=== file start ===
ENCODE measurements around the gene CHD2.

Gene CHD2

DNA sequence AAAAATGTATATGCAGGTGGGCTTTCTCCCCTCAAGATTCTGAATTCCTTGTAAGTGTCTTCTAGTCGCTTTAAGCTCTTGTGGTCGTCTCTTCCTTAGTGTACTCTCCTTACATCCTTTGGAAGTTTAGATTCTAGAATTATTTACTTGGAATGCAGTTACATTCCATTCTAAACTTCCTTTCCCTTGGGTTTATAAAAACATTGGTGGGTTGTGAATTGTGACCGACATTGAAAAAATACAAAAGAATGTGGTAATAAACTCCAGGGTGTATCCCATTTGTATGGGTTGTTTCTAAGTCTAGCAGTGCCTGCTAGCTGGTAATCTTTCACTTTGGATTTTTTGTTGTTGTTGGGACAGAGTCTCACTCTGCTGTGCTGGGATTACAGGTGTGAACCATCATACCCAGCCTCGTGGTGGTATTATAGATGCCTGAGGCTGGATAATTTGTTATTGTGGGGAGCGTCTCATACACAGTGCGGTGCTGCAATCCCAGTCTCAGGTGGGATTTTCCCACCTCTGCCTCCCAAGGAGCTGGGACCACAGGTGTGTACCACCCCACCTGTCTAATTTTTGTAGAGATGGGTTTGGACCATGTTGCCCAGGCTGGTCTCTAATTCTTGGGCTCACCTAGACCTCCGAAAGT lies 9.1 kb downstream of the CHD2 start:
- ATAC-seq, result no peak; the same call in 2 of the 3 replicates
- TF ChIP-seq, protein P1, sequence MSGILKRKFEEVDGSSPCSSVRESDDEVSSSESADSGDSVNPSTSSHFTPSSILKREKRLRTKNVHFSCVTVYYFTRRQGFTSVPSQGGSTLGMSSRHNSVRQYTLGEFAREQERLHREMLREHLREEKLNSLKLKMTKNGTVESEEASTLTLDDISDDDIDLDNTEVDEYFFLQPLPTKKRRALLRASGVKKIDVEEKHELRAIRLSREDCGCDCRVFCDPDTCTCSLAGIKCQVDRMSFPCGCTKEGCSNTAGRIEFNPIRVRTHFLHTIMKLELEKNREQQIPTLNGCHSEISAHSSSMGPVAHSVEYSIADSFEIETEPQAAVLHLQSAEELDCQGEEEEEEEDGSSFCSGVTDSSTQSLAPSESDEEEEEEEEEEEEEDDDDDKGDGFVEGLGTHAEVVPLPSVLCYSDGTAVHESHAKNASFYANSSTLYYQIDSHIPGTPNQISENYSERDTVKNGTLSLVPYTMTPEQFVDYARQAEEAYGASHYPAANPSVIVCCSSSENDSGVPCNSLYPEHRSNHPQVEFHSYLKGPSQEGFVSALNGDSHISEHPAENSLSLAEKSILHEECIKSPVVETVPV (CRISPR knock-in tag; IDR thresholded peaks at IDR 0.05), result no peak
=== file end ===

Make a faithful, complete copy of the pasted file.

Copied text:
ENCODE measurements around the gene CHD2.

Gene CHD2

DNA sequence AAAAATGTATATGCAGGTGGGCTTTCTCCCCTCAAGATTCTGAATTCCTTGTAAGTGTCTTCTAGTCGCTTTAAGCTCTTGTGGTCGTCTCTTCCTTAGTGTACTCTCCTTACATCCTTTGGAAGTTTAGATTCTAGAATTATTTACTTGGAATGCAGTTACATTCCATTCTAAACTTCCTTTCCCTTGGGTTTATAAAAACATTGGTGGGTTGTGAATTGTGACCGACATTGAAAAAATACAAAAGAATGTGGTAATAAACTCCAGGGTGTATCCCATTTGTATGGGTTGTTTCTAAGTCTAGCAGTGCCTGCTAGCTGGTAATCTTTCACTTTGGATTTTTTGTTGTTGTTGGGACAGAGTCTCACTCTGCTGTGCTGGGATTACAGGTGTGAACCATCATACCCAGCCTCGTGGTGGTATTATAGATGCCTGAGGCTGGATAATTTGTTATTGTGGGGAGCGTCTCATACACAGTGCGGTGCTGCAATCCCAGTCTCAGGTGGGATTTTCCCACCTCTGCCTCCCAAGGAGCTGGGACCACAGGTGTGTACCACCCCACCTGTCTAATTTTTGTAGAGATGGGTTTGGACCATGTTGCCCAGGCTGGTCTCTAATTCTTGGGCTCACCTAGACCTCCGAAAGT lies 9.1 kb downstream of the CHD2 start:
- ATAC-seq, result no peak; the same call in 2 of the 3 replicates
- TF ChIP-seq, protein P1, sequence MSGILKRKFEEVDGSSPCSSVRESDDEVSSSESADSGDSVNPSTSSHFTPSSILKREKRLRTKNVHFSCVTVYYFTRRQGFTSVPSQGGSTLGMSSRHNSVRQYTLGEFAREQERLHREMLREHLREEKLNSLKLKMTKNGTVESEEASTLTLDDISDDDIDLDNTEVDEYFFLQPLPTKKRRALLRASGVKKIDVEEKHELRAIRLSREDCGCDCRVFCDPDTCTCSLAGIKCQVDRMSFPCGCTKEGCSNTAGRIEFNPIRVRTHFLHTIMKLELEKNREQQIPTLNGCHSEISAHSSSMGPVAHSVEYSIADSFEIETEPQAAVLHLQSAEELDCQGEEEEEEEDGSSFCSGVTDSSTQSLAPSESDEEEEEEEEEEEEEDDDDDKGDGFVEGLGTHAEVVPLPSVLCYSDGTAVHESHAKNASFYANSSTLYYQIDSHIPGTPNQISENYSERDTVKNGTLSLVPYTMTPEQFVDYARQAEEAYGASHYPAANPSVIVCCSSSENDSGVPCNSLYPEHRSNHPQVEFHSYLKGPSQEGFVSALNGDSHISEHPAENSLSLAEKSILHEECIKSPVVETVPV (CRISPR knock-in tag; IDR thresholded peaks at IDR 0.05), result no peak